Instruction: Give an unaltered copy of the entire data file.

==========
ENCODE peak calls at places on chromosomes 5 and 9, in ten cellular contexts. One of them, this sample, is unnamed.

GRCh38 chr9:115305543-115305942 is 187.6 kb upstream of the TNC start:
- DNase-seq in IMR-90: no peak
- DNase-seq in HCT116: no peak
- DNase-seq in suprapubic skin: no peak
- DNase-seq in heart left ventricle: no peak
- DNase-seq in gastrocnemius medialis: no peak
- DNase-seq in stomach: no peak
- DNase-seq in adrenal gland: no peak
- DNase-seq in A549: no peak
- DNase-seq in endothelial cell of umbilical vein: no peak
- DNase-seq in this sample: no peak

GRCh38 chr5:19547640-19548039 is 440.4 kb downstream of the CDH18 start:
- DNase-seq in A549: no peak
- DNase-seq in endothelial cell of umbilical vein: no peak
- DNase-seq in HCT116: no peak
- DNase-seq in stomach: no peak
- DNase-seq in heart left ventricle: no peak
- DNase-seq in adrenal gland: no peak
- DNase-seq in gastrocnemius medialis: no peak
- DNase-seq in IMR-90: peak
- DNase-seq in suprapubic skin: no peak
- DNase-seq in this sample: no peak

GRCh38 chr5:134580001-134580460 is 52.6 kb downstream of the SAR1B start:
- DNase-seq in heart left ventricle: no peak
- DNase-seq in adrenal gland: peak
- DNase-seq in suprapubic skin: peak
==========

ENCODE peak calls at places on chromosomes 5 and 9, in ten cellular contexts. One of them, this sample, is unnamed.

GRCh38 chr9:115305543-115305942 is 187.6 kb upstream of the TNC start:
- DNase-seq in IMR-90: no peak
- DNase-seq in HCT116: no peak
- DNase-seq in suprapubic skin: no peak
- DNase-seq in heart left ventricle: no peak
- DNase-seq in gastrocnemius medialis: no peak
- DNase-seq in stomach: no peak
- DNase-seq in adrenal gland: no peak
- DNase-seq in A549: no peak
- DNase-seq in endothelial cell of umbilical vein: no peak
- DNase-seq in this sample: no peak

GRCh38 chr5:19547640-19548039 is 440.4 kb downstream of the CDH18 start:
- DNase-seq in A549: no peak
- DNase-seq in endothelial cell of umbilical vein: no peak
- DNase-seq in HCT116: no peak
- DNase-seq in stomach: no peak
- DNase-seq in heart left ventricle: no peak
- DNase-seq in adrenal gland: no peak
- DNase-seq in gastrocnemius medialis: no peak
- DNase-seq in IMR-90: peak
- DNase-seq in suprapubic skin: no peak
- DNase-seq in this sample: no peak

GRCh38 chr5:134580001-134580460 is 52.6 kb downstream of the SAR1B start:
- DNase-seq in heart left ventricle: no peak
- DNase-seq in adrenal gland: peak
- DNase-seq in suprapubic skin: peak